“Let me tell you how it will be; there’s one for you, nineteen for me – ’cause I’m the taxman, yeah the taxman. …If you drive a car, I’ll tax the street; if you sit I’ll tax the seat; if you get cold, I’ll tax the heat; if you walk, I’ll tax your feet… ’Cause I’m the taxman, yeah I’m the taxman.” ~The Beatles
In this issue, we wrap up our series on politics and economics with discussion of an issue on everyone’s mind right now: Should we raise taxes? Those on the right argue this would be harmful to the economy at a time when the economy is already weak. Those on the left say we need to raise taxes to fight the deficit. Who is correct?
Last quarter, I talked about how economic advisers to administrations tend to be economists first and political advisers second. I do not believe that it is a coincidence that while President Obama has drawn a line in the sand saying that the Bush tax cuts must go away for top income earners, two of his top economic advisers have done just that – gone away. First, Christina Romer resigned her post as Chairman of the Council of Economic Advisors. Her resignation was coincidently well-timed with the publication of a research paper she co-authored with her husband in which Romer stated there is empirical evidence that “tax increases appear to have a very large, sustained, and highly significant negative impact on output.” Not exactly what her then-boss wanted to hear as he campaigns to raise taxes. Romer is now home once again, teaching at the University of California at Berkeley.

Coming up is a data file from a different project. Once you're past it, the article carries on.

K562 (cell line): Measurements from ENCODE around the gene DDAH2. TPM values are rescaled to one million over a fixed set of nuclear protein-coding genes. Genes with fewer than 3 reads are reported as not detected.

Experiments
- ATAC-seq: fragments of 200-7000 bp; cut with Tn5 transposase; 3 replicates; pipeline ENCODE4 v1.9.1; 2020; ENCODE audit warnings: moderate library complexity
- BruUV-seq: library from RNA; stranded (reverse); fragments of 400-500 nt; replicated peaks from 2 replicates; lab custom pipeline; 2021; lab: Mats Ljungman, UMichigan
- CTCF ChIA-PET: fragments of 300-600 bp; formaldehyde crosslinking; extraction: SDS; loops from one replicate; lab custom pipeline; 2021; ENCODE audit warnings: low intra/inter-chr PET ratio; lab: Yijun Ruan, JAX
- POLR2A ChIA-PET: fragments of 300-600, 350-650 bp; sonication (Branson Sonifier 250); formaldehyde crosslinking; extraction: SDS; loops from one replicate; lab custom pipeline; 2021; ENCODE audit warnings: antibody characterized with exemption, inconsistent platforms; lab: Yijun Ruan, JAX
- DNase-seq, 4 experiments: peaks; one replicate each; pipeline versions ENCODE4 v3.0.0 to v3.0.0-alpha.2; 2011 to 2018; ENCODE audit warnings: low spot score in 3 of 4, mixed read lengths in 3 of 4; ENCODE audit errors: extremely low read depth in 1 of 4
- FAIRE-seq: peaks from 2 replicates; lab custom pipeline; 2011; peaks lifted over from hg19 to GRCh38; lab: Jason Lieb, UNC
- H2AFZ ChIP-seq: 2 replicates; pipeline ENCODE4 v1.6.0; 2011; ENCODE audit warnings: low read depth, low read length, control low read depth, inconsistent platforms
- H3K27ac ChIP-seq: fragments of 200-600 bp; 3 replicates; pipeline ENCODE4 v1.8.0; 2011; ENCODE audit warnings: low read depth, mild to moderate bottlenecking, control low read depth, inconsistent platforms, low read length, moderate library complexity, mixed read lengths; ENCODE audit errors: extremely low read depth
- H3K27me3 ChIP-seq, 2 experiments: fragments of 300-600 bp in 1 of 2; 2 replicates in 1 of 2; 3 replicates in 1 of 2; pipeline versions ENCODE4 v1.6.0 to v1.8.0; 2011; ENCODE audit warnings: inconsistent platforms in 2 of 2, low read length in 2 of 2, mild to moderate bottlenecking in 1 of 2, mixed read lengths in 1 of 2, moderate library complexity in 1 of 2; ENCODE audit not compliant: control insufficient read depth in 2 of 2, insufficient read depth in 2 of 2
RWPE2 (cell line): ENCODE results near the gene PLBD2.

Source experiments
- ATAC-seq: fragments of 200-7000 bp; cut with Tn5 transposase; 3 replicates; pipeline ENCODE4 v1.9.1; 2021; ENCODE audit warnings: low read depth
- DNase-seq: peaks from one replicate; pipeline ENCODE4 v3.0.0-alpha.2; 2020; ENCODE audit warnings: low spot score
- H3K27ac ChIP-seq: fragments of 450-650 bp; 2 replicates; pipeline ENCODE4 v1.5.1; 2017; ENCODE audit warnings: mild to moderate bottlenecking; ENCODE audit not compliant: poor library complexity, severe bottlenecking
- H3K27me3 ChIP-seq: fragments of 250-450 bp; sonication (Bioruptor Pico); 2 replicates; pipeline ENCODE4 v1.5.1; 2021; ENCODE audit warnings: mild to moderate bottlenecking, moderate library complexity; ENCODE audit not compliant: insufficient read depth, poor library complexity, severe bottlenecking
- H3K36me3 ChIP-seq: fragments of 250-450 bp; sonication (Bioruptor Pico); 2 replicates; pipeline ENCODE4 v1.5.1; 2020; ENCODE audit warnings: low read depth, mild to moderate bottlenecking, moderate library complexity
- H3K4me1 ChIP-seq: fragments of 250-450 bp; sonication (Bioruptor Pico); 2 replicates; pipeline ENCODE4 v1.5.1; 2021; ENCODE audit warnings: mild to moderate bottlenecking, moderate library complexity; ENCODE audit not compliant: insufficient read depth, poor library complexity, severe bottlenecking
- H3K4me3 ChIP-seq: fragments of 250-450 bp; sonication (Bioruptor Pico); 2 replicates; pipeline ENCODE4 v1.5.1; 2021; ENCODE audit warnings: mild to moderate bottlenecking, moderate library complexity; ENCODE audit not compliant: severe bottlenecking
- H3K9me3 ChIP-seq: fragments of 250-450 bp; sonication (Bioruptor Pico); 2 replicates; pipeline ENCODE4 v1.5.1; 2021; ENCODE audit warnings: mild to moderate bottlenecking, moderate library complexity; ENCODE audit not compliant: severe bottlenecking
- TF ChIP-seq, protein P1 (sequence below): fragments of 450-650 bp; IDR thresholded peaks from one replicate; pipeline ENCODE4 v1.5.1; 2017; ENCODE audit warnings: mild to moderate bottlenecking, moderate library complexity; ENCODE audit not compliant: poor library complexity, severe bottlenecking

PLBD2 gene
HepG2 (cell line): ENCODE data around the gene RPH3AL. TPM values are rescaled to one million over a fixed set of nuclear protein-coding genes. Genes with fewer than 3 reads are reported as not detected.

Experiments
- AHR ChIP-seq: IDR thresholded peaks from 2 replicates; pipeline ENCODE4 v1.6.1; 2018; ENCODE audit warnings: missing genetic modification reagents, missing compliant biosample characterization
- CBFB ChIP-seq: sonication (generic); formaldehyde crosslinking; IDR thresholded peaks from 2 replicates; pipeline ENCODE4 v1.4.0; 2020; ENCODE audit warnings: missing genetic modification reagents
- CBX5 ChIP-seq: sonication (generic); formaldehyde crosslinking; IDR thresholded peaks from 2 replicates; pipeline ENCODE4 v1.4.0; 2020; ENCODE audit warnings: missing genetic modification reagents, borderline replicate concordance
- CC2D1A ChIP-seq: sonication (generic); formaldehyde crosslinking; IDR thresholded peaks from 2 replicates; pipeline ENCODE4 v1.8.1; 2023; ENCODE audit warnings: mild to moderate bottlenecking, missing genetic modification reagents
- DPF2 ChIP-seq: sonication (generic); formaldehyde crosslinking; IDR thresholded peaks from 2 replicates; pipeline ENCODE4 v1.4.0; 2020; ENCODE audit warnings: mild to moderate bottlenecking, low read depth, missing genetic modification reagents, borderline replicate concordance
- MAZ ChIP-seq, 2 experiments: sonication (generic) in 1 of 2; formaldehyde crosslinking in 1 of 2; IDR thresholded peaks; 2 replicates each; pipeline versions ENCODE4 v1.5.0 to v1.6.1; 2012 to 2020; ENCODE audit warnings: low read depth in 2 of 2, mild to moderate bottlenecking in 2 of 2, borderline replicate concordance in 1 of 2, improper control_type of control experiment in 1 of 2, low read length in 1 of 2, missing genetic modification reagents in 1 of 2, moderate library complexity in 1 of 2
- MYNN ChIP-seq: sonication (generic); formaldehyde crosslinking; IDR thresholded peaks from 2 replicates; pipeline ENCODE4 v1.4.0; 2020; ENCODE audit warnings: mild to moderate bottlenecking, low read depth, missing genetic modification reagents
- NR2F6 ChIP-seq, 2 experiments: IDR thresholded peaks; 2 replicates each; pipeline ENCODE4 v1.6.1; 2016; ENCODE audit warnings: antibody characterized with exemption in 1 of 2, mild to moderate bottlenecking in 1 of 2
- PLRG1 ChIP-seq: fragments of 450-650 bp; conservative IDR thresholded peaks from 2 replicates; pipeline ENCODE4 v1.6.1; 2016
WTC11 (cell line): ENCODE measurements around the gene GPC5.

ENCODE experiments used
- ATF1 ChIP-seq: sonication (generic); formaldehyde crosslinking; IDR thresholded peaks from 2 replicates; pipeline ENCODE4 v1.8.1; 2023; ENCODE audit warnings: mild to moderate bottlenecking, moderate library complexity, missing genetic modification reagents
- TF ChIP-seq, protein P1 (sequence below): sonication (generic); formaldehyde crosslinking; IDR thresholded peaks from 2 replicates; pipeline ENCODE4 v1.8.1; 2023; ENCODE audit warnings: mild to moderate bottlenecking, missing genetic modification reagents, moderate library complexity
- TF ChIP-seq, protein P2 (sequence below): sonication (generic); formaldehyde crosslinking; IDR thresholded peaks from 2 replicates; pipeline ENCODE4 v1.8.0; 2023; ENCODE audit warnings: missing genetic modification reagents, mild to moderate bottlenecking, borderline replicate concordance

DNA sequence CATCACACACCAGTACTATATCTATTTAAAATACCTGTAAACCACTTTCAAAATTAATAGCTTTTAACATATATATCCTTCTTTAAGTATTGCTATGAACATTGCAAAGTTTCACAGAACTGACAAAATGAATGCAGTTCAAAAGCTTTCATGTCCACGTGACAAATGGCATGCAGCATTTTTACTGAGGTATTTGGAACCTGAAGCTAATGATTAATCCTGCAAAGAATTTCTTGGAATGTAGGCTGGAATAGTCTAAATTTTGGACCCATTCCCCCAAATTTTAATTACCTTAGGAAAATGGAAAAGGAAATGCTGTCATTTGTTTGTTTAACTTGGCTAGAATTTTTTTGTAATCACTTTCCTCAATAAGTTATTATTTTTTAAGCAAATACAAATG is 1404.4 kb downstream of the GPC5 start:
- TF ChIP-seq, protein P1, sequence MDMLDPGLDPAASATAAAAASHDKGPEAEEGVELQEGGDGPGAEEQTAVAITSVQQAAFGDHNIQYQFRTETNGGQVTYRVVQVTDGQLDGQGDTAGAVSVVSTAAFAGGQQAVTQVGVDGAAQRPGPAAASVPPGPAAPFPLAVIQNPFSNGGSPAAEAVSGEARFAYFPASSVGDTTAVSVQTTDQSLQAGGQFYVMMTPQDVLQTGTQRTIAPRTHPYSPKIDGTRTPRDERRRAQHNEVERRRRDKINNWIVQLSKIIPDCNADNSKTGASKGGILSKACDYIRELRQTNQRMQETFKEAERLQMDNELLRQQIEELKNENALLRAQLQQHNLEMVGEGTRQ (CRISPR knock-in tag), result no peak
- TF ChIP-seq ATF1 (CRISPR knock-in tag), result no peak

After Romer’s departure, White House National Economic Council Director Larry Summers announced he would leave the administration to rejoin the faculty at Harvard where his colleagues, Alberto Alesina and Silvia Ardagna, recently published another paper stating that the empirical evidence suggests “… that tax cuts are more expansionary than spending increases in the cases of a fiscal stimulus. Based upon these correlations we would argue that the current stimulus package in the U.S. is too much tilted in the direction of spending rather than tax cuts. For fiscal adjustments, we show that spending cuts are much more effective than tax increases in stabilizing the debt and avoiding economic downturns. In fact, we uncover several episodes in which spending cuts adopted to reduce deficits have been associated with economic expansions rather than recessions.”